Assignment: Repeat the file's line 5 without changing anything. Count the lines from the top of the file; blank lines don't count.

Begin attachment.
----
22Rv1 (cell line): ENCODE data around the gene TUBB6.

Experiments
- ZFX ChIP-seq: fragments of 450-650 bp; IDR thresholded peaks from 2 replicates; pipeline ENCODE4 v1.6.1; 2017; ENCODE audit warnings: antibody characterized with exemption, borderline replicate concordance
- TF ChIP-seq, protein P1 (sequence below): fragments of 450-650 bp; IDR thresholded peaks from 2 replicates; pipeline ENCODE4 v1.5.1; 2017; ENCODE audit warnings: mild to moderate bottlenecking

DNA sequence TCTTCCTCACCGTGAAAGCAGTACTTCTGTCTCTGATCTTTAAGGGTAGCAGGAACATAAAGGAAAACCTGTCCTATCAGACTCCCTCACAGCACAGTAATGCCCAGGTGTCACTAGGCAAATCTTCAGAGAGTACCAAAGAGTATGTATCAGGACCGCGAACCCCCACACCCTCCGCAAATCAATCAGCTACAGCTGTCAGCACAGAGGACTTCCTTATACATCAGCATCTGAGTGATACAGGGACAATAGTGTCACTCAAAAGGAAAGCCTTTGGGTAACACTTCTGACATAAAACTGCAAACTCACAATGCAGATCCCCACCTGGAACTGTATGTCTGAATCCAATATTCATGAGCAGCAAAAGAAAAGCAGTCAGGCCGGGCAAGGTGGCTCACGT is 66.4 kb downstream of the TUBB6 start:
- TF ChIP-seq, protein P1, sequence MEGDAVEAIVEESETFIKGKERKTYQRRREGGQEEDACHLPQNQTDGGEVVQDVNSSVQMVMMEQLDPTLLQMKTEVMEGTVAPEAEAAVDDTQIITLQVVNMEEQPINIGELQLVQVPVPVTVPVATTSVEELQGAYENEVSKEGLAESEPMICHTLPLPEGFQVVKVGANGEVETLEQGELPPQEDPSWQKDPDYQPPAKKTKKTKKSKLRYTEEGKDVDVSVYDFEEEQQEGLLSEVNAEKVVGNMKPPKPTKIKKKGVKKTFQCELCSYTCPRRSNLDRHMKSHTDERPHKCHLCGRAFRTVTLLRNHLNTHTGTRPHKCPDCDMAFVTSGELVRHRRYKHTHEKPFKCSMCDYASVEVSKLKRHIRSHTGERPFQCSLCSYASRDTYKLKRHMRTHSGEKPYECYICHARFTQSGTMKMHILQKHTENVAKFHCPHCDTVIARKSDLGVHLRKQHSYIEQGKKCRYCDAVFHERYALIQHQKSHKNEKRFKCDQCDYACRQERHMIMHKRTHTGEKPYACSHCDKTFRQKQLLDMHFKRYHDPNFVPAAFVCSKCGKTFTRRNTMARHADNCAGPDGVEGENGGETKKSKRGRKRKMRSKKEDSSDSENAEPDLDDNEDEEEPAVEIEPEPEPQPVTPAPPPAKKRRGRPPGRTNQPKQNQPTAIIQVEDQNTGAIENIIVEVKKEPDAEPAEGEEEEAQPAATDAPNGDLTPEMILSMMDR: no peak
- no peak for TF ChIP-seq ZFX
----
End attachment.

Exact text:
DNA sequence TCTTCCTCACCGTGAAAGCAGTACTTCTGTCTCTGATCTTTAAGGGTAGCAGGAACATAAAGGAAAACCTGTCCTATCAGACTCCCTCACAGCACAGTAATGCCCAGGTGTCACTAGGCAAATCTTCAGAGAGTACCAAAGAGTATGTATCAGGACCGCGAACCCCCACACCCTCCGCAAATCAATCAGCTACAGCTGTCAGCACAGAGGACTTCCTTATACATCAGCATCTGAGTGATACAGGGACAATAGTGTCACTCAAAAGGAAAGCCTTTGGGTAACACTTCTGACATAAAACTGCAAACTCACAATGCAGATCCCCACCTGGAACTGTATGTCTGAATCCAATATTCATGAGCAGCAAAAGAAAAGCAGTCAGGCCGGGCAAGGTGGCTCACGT is 66.4 kb downstream of the TUBB6 start: